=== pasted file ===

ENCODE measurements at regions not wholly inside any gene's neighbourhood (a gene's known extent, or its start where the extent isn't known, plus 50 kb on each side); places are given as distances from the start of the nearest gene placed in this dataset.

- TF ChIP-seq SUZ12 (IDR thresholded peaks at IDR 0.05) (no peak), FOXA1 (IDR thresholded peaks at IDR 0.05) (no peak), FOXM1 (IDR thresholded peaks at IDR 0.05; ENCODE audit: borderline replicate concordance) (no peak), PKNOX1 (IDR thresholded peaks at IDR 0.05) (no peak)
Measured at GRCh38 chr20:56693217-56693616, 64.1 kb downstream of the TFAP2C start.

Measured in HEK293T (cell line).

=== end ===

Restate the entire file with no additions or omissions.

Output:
ENCODE measurements at regions not wholly inside any gene's neighbourhood (a gene's known extent, or its start where the extent isn't known, plus 50 kb on each side); places are given as distances from the start of the nearest gene placed in this dataset.

- TF ChIP-seq SUZ12 (IDR thresholded peaks at IDR 0.05) (no peak), FOXA1 (IDR thresholded peaks at IDR 0.05) (no peak), FOXM1 (IDR thresholded peaks at IDR 0.05; ENCODE audit: borderline replicate concordance) (no peak), PKNOX1 (IDR thresholded peaks at IDR 0.05) (no peak)
Measured at GRCh38 chr20:56693217-56693616, 64.1 kb downstream of the TFAP2C start.

Measured in HEK293T (cell line).